How To Survive Your First Job: A Guide For Newbies
Working nine to five, what a way to make a living. But taking your first steps into the full-time world can be a little uncomfortable, so we share some tips for making your first full-time gig go smoothly.
It’s no lie that your first full-time job is a big life step; the dramatic change to your regular routine and the fact it’s unchartered territory can leave you feeling easily overwhelmed. You’re dealing with spreadsheets, online chat channels, ‘KPIs’, a constant stream of incoming mail, meetings, ‘process’, an impending coffee addiction and, most frighteningly, making friends as an adult.
The good news is there are some easy ways to stay sane and pull you through those first intense, possibly awkward months. For those of you who might be struggling, we promise things get easier.
Stay calm and ask questions
Starting any new job is a veritable storm of new information – you’re not only expected to learn the technicalities of your role, but the systems that your workplace uses; your way around the office; and the name of the nice yet boring lady in payroll.
Giving yourself the time to take notes is important – trying to remember everything might be asking too much of your frazzled little brain. Notes will allow you to have a reference point to jog your memory. A good practice is to write quick notes during demonstrations, and then flesh them out when you’ve got some time later or at the end of the day. This has the dual benefit of also helping reinforce your memory.
While most workplaces actually want you to learn how to do your job as quickly and efficiently as possible, the onus is on you to get the information necessary to make that happen. The people who are teaching you are often the person you’re replacing – they might be fantastic at handover or might have already mentally left the building. Regardless of the quality of teaching you’re getting, you have to be confident enough to ask questions and fill in gaps. Too many questions do run the risk of annoying people, but it’s worse to make an easily rectified mistake.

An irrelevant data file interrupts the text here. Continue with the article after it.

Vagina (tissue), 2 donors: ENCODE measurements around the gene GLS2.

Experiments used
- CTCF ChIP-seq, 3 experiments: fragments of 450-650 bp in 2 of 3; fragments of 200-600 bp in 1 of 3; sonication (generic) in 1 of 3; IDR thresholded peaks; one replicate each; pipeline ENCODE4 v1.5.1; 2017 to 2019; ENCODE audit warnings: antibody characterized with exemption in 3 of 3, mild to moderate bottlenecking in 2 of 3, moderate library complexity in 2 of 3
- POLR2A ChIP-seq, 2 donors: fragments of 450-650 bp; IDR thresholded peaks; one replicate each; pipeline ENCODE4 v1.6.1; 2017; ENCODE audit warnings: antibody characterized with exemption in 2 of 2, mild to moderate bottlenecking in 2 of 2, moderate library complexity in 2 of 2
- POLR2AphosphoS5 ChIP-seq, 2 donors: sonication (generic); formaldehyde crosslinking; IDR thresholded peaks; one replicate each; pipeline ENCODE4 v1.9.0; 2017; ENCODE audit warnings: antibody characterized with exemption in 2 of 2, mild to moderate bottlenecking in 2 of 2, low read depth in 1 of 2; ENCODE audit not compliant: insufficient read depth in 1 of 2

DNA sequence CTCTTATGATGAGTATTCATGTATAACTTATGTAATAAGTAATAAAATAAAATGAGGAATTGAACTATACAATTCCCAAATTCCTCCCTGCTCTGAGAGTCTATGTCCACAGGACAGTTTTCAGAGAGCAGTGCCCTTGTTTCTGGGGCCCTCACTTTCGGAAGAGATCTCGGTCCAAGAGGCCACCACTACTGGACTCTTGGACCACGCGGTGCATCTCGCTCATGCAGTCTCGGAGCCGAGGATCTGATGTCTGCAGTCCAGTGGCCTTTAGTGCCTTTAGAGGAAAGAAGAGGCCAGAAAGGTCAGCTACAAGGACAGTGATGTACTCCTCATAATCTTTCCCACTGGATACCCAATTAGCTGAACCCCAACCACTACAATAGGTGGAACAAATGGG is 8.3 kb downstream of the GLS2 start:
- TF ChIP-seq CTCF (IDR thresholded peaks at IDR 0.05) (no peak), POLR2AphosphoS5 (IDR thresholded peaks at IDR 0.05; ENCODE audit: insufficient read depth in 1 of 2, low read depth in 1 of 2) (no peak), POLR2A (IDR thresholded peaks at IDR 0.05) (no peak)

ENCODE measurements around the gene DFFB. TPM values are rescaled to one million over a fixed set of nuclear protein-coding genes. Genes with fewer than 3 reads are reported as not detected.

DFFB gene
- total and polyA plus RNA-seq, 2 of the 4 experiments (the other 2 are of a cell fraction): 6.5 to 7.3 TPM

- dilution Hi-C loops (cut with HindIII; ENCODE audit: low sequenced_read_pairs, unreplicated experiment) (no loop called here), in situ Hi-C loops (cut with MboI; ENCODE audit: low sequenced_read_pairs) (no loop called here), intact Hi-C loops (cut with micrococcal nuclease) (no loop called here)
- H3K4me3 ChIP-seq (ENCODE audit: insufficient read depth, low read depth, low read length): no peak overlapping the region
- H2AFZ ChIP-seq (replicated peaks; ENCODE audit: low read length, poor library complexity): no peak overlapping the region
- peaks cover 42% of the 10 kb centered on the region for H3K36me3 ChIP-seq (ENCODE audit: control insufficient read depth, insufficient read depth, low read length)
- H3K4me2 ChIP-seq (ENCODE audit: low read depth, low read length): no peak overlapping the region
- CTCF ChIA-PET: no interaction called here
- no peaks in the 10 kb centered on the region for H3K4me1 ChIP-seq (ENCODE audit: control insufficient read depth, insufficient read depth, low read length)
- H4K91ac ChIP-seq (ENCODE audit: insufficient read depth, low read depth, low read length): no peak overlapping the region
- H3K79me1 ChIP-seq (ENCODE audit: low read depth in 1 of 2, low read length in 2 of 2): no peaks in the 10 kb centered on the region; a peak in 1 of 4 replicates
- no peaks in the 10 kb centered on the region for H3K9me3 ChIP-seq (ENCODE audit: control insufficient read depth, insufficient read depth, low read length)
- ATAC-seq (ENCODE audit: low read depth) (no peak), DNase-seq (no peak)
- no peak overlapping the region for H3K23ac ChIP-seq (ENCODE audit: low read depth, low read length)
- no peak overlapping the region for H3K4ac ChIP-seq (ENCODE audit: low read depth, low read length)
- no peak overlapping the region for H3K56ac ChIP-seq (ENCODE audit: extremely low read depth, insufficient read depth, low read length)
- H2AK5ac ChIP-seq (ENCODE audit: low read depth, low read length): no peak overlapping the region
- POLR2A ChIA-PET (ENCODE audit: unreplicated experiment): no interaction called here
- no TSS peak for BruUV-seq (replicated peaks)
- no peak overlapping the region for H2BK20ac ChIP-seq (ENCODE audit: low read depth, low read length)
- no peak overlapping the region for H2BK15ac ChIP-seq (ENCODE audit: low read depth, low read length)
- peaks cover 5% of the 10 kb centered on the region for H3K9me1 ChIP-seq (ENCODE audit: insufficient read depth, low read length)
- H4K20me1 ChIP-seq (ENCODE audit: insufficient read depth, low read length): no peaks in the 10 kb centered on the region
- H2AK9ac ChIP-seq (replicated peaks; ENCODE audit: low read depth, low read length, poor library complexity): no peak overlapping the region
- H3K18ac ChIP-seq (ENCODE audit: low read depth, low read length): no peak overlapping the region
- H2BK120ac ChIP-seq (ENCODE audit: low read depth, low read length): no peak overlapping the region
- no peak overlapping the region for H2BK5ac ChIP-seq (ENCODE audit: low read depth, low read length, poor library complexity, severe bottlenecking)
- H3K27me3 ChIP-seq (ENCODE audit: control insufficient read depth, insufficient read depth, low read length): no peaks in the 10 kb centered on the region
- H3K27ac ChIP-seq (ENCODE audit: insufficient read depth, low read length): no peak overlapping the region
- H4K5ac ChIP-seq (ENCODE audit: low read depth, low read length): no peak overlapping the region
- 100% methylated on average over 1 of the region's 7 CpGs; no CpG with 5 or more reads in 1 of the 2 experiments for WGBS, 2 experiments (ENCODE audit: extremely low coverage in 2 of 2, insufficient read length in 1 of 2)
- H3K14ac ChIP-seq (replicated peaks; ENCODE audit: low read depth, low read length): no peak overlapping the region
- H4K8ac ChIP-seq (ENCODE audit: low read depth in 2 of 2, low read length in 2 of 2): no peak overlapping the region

Most full-time jobs will employ you on a probationary period, meaning that for three months you can be fired with a weeks’ notice (or whatever company policy is). And because you’re the newbie in the office, you may feel as if you’re under some pretty intense scrutiny. While in some offices that might be the case, generally people are pretty forgiving for your first couple of months while you’re getting the hang of things, especially if they see you’re keen to learn and improve your skills.
How to convey that message? Start paying some attention: listen to what people are saying (don’t try to interrupt people, talk too much in meetings, or be combative just to assert your existence). Being genuinely engaged will allow you to ask informed questions that a) benefit your learning process and b) impress your manager or colleagues.
Professionalism is also established through the details – make sure you’re not rushing out the door at 5pm on the dot or wandering in late in the morning. Don’t bitch, engage in office gossip or get involved in office politics. You’ll be figuring out where you stand for the first little while anyway, don’t rush the process and let relationships unfold organically. Be friendly, be open and be socially savvy.
If it all gets too much and you’re feeling upset, remove yourself by either going to the bathroom or for a walk outside to calm down. It also goes without saying to look well presented – even in casual offices it’s worth avoiding the top with the stains on it. You know the one.